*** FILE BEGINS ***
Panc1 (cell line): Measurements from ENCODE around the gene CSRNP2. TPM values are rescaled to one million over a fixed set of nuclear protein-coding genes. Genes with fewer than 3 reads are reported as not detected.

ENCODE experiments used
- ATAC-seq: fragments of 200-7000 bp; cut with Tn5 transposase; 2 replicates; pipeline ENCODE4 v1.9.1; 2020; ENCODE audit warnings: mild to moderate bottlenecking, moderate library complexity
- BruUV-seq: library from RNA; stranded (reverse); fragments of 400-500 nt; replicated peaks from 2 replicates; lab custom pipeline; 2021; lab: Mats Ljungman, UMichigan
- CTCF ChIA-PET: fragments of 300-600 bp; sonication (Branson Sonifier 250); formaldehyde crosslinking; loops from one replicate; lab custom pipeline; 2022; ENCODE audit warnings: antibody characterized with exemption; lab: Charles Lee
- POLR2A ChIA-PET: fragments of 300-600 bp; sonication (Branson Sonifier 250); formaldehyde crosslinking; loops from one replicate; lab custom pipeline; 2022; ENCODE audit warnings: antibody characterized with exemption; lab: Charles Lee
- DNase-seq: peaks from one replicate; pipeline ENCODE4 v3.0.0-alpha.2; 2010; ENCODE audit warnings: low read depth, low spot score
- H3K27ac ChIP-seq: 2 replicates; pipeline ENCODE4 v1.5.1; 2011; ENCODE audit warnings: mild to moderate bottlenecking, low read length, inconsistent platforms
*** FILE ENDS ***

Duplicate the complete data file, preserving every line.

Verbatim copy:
Panc1 (cell line): Measurements from ENCODE around the gene CSRNP2. TPM values are rescaled to one million over a fixed set of nuclear protein-coding genes. Genes with fewer than 3 reads are reported as not detected.

ENCODE experiments used
- ATAC-seq: fragments of 200-7000 bp; cut with Tn5 transposase; 2 replicates; pipeline ENCODE4 v1.9.1; 2020; ENCODE audit warnings: mild to moderate bottlenecking, moderate library complexity
- BruUV-seq: library from RNA; stranded (reverse); fragments of 400-500 nt; replicated peaks from 2 replicates; lab custom pipeline; 2021; lab: Mats Ljungman, UMichigan
- CTCF ChIA-PET: fragments of 300-600 bp; sonication (Branson Sonifier 250); formaldehyde crosslinking; loops from one replicate; lab custom pipeline; 2022; ENCODE audit warnings: antibody characterized with exemption; lab: Charles Lee
- POLR2A ChIA-PET: fragments of 300-600 bp; sonication (Branson Sonifier 250); formaldehyde crosslinking; loops from one replicate; lab custom pipeline; 2022; ENCODE audit warnings: antibody characterized with exemption; lab: Charles Lee
- DNase-seq: peaks from one replicate; pipeline ENCODE4 v3.0.0-alpha.2; 2010; ENCODE audit warnings: low read depth, low spot score
- H3K27ac ChIP-seq: 2 replicates; pipeline ENCODE4 v1.5.1; 2011; ENCODE audit warnings: mild to moderate bottlenecking, low read length, inconsistent platforms